Intersection of Technology and Social Justice
As a Designer, Senior Web Developer & SEO Specialist, I find it crucial to stay up-to-date on the latest developments in data ethics. Completing the University of San Francisco Data Institute’s course on Applied Data Ethics is part of my journey.
While none of this information is new. The Applied Data Ethics course did reinforce my awareness of the ethical considerations in data-focused work. The curriculum and lectures showcased (again) how ethical principles plays out in real-world scenarios.
The Applied Data Ethics course overlaps with several recent books that I have reviewed, including “Design Justice” by Sasha Costanza-Chock, “Automating Inequality” by Virginia Eubanks and “Race after Technology” by Ruha Benjamin. These books discuss the ways in which technology can perpetuate and exacerbate systemic inequalities. The Applied Data Ethics course similarly emphasizes the need for ethical considerations in technology and data-related work. While exploring the principles of community-led design and its potential to create a more just and equitable society.
The course covered a broad range of topics (I am working on blogs for each topic).
- Bias & Fairness
- Ethical Foundations
- Practical Tools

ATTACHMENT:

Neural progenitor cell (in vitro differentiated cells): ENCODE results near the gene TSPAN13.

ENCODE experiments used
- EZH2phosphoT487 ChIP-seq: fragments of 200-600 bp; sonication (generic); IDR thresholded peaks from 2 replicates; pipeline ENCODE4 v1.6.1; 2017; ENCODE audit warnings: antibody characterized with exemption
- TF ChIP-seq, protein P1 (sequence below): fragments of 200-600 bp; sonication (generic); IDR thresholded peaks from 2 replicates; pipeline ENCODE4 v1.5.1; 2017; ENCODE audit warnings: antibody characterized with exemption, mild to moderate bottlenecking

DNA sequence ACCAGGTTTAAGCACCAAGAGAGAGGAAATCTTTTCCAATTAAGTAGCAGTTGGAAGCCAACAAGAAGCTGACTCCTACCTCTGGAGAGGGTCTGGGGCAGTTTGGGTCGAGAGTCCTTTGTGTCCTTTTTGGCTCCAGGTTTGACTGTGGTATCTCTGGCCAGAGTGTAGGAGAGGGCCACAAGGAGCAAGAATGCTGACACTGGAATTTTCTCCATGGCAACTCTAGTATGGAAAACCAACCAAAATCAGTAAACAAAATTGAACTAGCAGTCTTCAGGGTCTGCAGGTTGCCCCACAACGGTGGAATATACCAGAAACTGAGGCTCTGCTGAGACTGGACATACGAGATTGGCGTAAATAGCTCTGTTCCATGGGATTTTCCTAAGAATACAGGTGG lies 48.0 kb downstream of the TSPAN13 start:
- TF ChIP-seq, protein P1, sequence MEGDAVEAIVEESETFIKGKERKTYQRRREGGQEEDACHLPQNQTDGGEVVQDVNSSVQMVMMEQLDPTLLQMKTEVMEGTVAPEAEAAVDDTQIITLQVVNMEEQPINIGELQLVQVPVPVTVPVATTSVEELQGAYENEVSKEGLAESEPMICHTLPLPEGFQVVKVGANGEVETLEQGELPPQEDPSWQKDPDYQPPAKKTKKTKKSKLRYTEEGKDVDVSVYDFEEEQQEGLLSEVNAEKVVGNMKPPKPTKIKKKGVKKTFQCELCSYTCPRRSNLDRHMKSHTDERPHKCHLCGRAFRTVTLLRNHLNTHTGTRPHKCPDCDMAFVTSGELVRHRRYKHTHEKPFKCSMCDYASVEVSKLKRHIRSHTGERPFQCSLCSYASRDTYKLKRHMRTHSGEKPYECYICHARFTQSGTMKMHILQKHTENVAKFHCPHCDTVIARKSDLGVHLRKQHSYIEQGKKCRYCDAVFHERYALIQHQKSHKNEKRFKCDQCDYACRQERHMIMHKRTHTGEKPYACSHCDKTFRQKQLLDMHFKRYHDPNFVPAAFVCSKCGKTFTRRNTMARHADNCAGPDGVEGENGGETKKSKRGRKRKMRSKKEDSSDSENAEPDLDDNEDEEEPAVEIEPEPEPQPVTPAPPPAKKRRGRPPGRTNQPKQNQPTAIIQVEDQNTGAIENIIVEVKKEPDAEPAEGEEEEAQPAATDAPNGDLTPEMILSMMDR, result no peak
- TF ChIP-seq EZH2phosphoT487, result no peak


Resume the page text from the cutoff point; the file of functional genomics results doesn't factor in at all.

- Privacy & Surveillance
- The Silicon Valley ecosystem
- Algorithmic Colonialism
The Applied Data Ethics course also aligns with the Center for Humane Technology Certification, which encourages ethical design practices and promotes technology that benefits humanity.
- Will Oremus, The Simplest Way to Spot Coronavirus Misinformation on Social Media
- Guillaume Chaslot, How Algorithms Can Learn to Discredit the Media
- Rachelle Hampton, The Black Feminists Who Saw the Alt-Right Threat Coming
- Renee DiResta, Mediating Consent
- Manuel Velasquez et al, “What is ethics?”
- Arvind Narayan, 21 Definitions of Fairness
- Timnit Gebru et al, Datasheets for Datasets
- Harini Suresh and John Guttag, A Framework for Understanding Unintended Consequences of Machine Learning
- Samir Passi and Solon Barocas, Problem Formulation and Fairness
- Jennifer Valentino-DeVries et al (NYT), Your Apps Know Where You Were Last Night, and They’re Not Keeping It Secret
- Phillip Rogaway, The Moral Character of Cryptographic Work
- Alvaro Bedoya, Privacy as a Civil Right
- Chris Gilliard, Caught in the Spotlight
- Abeba Birhane, The Algorithmic Colonization of Africa
- Amy Maxmen (Nature), Can tracking people through phone-call data improve lives?
- Adrienne Lafrance, Facebook and the New Colonialism